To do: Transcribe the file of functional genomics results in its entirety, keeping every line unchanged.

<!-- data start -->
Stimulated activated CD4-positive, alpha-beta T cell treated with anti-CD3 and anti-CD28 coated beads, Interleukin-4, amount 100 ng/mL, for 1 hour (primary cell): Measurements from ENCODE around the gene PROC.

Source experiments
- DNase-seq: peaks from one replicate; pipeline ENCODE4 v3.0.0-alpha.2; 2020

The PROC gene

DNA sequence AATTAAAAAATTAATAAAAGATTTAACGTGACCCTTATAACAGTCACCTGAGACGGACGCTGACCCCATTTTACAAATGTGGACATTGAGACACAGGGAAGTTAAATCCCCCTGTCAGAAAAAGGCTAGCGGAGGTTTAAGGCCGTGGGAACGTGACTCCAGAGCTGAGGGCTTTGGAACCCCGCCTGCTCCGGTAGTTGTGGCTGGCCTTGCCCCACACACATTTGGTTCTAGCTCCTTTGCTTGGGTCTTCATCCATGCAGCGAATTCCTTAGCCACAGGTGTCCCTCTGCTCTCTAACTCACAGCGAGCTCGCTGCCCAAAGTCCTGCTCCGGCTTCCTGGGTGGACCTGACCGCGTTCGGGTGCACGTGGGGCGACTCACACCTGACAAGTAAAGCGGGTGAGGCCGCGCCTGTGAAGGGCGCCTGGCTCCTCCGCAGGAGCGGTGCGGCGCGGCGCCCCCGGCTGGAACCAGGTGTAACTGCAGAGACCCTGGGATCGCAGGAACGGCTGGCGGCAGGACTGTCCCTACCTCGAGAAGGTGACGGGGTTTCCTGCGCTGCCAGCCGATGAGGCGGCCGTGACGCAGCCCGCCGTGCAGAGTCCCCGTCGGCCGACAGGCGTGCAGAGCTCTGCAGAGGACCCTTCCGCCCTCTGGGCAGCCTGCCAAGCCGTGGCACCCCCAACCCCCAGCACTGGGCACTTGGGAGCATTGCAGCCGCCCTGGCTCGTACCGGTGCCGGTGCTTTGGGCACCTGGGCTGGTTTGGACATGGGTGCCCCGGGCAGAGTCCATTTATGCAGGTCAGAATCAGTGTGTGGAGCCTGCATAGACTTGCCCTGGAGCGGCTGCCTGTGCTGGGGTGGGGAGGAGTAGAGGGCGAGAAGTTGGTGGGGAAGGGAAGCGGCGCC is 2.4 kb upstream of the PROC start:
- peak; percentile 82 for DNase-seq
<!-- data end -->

Stimulated activated CD4-positive, alpha-beta T cell treated with anti-CD3 and anti-CD28 coated beads, Interleukin-4, amount 100 ng/mL, for 1 hour (primary cell): Measurements from ENCODE around the gene PROC.

Source experiments
- DNase-seq: peaks from one replicate; pipeline ENCODE4 v3.0.0-alpha.2; 2020

The PROC gene

DNA sequence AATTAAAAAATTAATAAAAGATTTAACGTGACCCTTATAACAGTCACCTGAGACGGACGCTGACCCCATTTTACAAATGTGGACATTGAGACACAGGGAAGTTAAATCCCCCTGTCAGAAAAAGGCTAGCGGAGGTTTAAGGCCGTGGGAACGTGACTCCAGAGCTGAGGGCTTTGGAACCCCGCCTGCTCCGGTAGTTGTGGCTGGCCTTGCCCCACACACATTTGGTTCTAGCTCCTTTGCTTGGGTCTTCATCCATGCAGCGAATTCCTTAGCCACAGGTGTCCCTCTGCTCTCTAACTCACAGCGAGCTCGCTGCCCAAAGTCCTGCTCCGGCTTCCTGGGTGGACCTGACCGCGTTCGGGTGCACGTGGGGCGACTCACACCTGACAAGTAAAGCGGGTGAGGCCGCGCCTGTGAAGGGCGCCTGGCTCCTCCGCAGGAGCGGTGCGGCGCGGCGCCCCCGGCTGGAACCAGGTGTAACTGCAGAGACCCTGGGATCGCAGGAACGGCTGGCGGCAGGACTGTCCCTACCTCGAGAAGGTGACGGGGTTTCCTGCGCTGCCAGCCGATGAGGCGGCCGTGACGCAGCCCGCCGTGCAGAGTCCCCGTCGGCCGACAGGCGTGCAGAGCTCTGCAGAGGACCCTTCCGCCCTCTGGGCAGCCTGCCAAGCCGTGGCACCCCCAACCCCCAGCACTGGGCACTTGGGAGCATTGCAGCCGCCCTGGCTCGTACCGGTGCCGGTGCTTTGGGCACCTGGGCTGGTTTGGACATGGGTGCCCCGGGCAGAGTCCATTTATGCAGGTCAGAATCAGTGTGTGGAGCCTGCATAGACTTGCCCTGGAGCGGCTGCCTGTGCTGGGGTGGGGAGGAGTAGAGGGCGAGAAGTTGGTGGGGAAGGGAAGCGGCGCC is 2.4 kb upstream of the PROC start:
- peak; percentile 82 for DNase-seq